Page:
Modification and reproduction controls aim to limit how much of the model the end-user could change or reproduce. For example, developers may opt to keep the source code proprietary (instead of open-source). This makes it harder to modify but may have other implications within the AI ethics domain. Additionally, a developer may implement sophisticated cybersecurity defenses to limit modification and reproduction. However, as demonstrated in my previous research summary, black-box models are still highly susceptible to adversarial attacks, especially reproduction attacks.
Selective disclosure in SCA builds off the concept of structured transparency. According to Shevlane, structured transparency “involves finding mechanisms, both technical and social, for granting access to certain pieces of information while keeping others private.” SCA takes this concept further by “governing what somebody can and cannot do with an AI system.” As the author points out, selective disclosure works well for the governance of data such as personally identifiable information. Still, it does not work well for dual-use technologies such as model code, which is both information and a tool.
Microsoft’s DialoGPT illustrates this issue. Researchers were concerned about the inappropriate use of the model and therefore withheld an essential piece of code from the open-sourced codebase. This does not solve the issue as the model is rendered useless, or end-users can find a substitute for the missing code and have full access to the model. In summation, “The lesson is that the developer cannot selectively filter the informational content of the software in a way that neatly discriminates between uses.” Researchers aimed to limit the use of the tool while providing access to the information. Such a strategy was unsuccessful due to the dual-use technological nature of the model and its code. Selective disclosure does not seem to be a viable control mechanism.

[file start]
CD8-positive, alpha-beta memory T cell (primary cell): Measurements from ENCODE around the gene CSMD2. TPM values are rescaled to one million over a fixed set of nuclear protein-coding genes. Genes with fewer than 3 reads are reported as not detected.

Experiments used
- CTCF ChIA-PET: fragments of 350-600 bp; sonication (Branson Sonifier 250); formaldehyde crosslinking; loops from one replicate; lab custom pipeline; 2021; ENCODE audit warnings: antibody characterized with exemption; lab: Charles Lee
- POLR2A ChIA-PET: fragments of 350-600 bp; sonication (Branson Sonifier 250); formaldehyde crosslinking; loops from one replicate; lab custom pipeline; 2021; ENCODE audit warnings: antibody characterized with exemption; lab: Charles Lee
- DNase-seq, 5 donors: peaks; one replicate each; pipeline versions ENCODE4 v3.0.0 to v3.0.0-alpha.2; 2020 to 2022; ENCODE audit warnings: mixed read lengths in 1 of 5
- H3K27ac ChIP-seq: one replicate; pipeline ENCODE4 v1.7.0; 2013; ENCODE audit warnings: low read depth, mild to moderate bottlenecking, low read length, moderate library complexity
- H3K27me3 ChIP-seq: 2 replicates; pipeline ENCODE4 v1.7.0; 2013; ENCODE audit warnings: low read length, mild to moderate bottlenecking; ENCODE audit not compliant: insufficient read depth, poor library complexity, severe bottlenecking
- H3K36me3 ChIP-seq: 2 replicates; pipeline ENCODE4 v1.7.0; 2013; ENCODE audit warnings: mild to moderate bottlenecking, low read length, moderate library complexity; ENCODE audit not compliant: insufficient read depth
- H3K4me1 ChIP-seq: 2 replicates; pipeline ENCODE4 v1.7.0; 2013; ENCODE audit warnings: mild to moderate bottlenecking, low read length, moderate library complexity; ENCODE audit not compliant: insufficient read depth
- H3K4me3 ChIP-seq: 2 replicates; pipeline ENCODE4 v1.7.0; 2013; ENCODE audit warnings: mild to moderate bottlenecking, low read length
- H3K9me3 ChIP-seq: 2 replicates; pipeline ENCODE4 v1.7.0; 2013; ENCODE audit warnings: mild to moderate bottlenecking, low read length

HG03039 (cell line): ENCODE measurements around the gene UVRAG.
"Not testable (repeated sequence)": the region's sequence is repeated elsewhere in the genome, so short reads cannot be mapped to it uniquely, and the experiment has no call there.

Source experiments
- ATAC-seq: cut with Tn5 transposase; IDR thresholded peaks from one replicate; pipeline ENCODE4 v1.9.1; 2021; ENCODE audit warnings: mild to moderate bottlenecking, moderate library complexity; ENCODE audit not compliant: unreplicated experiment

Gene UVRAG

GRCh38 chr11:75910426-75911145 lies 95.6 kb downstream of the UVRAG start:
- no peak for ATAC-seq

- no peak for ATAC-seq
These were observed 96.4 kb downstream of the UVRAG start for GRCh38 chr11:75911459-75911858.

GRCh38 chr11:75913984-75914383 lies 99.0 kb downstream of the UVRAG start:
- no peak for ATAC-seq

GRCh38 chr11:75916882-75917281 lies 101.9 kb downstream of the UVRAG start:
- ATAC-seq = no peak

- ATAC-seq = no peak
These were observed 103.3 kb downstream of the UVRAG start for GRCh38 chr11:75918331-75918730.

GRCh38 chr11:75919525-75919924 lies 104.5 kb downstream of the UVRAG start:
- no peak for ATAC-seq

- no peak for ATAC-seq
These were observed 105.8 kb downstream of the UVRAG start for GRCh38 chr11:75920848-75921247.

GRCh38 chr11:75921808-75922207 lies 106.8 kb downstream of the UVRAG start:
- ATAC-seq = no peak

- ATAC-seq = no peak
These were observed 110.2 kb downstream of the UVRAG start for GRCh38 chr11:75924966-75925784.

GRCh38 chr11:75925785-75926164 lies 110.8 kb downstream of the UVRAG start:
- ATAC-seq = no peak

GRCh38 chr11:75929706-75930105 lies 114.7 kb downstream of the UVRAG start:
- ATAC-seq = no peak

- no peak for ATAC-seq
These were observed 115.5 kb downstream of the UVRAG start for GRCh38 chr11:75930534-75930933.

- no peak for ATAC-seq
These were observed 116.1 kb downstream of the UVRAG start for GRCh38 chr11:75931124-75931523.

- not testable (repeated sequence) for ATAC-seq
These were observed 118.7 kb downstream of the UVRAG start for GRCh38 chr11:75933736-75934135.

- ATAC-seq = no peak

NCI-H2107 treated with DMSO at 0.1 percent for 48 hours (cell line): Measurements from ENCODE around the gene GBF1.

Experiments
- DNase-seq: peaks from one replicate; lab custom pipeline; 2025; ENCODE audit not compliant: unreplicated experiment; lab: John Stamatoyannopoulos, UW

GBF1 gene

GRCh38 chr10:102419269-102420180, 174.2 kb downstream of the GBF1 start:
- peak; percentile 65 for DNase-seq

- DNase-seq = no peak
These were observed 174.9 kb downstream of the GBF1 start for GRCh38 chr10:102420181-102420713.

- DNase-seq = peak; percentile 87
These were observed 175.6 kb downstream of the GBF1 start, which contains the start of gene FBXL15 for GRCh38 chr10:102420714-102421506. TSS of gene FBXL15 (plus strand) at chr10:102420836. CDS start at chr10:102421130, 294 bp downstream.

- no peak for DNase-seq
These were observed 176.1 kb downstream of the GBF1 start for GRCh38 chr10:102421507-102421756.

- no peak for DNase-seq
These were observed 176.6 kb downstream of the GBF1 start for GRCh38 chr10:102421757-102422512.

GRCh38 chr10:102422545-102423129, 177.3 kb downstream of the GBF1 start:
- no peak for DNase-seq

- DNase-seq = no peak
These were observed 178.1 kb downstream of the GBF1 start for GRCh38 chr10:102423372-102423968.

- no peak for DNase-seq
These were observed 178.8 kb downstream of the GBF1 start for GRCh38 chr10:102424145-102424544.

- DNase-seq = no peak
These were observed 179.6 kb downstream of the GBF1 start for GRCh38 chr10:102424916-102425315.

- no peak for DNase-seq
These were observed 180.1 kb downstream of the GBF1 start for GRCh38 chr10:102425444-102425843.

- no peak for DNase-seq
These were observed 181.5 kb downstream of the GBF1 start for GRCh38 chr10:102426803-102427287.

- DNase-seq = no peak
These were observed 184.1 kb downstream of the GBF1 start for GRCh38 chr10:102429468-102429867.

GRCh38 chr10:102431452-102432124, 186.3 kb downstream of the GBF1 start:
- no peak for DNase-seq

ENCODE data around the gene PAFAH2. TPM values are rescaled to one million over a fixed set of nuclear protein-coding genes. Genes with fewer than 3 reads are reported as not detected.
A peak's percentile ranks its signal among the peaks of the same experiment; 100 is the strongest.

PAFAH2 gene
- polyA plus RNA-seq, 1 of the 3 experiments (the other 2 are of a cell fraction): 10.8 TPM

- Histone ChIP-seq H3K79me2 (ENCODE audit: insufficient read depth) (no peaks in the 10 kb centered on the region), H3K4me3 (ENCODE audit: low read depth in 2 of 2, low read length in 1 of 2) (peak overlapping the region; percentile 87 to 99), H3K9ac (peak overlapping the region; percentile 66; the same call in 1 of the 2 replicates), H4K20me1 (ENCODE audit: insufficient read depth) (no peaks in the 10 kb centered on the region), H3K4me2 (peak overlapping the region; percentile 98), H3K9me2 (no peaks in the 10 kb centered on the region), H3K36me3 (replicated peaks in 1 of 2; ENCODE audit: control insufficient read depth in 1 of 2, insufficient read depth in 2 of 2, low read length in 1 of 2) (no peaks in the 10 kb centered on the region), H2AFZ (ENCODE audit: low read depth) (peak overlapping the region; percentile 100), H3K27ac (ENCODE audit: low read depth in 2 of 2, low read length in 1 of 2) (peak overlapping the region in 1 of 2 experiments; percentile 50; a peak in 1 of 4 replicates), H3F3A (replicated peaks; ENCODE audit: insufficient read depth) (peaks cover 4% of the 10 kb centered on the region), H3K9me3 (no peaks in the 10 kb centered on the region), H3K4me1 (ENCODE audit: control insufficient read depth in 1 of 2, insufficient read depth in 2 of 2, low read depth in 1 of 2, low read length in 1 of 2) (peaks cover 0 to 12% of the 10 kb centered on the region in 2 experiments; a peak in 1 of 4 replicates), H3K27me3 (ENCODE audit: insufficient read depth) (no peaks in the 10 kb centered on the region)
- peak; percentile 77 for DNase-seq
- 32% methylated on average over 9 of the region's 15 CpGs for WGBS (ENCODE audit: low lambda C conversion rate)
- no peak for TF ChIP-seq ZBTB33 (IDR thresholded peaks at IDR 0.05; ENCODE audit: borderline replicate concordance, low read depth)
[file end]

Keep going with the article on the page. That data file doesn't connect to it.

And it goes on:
Implementation of SCA
The author differentiates different SCA mechanisms based on the deployment method of the model, local or cloud-based. Controls on local deployment are complicated to enforce. For example, a developer could use a licensing system to control who uses the product though this is easily circumvented and harder to implement at scale. Controlling for modification and reproduction is additionally very difficult to police. Developers could build in piracy controls, deep-learning specific encryption, or embed the software on particular hardware. While each of these might make reproduction and modification less accessible, a well-motivated adversary may be able to break these controls.